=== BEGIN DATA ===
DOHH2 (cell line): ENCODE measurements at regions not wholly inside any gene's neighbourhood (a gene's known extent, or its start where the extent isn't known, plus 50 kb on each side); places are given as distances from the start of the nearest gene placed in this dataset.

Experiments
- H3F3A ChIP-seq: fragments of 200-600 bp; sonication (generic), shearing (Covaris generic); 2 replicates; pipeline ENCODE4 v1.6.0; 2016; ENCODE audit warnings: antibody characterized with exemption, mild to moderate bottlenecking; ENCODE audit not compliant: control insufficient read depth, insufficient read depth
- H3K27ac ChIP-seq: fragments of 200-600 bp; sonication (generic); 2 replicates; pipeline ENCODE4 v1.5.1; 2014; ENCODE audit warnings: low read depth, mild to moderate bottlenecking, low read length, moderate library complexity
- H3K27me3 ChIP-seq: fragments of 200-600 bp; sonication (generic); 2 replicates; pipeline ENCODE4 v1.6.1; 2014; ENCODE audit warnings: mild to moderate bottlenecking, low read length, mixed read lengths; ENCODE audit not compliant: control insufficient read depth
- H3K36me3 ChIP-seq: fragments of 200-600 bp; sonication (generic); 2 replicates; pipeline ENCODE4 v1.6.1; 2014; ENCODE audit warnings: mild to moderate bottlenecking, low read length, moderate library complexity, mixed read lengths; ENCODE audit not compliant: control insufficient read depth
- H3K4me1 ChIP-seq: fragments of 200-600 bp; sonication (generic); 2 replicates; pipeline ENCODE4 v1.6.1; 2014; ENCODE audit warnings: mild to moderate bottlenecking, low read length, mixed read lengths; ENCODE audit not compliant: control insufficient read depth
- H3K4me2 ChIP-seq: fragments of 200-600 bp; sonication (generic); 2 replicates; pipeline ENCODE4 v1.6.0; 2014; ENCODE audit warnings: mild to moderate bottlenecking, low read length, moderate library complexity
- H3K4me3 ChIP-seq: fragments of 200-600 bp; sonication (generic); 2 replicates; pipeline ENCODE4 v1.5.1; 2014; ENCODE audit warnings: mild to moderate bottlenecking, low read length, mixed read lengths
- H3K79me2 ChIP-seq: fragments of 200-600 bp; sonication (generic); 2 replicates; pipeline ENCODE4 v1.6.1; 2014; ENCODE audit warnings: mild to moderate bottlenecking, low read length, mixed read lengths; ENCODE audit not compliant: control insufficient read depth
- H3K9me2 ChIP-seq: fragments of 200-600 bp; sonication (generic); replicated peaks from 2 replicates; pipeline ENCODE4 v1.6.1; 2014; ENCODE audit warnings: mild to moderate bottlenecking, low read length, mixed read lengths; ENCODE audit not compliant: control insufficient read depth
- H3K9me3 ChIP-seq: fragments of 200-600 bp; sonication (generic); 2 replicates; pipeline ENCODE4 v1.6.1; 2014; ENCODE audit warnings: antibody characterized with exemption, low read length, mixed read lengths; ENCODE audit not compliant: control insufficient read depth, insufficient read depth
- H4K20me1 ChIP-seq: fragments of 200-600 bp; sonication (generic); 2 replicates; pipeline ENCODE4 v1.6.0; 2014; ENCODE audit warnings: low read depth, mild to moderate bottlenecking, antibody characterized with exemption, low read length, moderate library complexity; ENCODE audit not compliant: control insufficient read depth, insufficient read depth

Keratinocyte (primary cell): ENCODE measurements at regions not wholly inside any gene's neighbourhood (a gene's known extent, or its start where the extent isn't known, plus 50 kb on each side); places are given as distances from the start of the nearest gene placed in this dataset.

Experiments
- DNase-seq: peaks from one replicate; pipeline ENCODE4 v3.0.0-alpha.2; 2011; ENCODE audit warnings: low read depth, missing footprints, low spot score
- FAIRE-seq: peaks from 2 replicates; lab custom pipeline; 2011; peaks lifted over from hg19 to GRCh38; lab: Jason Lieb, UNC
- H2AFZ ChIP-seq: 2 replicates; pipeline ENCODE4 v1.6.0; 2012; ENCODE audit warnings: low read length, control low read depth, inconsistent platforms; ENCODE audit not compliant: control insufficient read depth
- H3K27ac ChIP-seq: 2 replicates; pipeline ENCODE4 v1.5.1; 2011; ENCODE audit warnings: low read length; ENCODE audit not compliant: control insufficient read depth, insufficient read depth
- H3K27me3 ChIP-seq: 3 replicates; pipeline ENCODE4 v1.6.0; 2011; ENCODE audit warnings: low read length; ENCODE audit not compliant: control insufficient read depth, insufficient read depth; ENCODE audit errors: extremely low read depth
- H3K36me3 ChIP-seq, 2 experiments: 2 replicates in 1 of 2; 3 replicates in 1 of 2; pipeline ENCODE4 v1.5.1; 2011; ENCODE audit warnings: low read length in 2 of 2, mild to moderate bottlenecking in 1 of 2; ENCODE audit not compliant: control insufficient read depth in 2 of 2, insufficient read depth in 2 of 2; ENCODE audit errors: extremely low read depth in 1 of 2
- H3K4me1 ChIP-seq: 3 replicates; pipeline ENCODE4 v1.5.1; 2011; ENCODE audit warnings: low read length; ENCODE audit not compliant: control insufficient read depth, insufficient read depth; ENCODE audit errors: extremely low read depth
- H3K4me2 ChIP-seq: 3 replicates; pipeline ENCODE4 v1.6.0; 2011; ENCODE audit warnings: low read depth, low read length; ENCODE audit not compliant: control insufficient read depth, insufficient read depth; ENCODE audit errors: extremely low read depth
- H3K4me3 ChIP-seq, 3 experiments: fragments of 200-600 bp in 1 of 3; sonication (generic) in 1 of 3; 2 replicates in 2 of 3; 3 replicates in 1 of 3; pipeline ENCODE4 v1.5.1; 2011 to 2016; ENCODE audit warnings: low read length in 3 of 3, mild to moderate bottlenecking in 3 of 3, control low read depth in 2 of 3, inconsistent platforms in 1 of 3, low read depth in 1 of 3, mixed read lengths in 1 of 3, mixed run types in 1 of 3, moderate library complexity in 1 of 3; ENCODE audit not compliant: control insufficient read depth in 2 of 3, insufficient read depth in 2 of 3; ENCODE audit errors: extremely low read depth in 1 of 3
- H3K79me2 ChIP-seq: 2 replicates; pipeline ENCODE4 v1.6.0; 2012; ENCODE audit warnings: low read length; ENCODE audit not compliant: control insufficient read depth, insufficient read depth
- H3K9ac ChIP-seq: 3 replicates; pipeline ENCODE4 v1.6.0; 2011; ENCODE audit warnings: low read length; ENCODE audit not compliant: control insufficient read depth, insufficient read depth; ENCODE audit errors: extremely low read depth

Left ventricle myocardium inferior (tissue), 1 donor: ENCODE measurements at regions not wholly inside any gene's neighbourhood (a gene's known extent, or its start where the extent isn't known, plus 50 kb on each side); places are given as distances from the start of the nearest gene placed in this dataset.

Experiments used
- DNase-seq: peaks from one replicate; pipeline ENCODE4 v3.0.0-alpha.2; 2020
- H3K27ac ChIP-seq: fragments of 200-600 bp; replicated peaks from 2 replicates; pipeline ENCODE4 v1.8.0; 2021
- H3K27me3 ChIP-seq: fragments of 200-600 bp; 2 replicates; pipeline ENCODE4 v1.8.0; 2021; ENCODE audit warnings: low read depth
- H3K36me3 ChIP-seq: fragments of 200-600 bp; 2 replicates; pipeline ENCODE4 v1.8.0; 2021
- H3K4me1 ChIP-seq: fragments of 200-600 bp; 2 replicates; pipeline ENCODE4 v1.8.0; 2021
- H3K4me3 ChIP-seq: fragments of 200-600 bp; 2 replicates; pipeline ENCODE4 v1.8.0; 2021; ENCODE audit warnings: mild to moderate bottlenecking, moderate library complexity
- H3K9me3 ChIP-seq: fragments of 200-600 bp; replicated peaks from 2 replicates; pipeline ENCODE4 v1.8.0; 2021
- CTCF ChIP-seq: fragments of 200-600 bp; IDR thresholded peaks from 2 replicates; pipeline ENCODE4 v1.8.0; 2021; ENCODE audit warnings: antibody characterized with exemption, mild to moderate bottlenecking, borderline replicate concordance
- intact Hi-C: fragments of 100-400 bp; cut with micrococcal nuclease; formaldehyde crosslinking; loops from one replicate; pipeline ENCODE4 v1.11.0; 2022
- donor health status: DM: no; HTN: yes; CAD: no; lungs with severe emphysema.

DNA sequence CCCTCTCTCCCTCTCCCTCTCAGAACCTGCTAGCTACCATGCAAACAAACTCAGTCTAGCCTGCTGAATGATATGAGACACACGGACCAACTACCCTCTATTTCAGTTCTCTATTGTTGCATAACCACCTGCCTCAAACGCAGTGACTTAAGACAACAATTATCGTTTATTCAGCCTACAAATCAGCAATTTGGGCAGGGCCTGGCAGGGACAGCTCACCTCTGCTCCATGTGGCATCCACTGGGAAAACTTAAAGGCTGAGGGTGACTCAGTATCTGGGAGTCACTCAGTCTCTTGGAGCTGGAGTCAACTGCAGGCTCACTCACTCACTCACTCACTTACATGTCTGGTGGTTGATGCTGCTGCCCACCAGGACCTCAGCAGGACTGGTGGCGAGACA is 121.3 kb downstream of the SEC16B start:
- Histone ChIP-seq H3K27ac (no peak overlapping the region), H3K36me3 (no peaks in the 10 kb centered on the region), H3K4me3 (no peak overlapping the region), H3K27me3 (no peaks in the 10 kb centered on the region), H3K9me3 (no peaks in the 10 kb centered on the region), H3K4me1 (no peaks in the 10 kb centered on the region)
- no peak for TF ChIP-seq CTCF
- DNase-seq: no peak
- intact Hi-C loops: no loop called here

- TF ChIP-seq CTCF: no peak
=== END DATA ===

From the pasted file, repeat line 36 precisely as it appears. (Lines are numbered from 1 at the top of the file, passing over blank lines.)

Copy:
- CTCF ChIP-seq: fragments of 200-600 bp; IDR thresholded peaks from 2 replicates; pipeline ENCODE4 v1.8.0; 2021; ENCODE audit warnings: antibody characterized with exemption, mild to moderate bottlenecking, borderline replicate concordance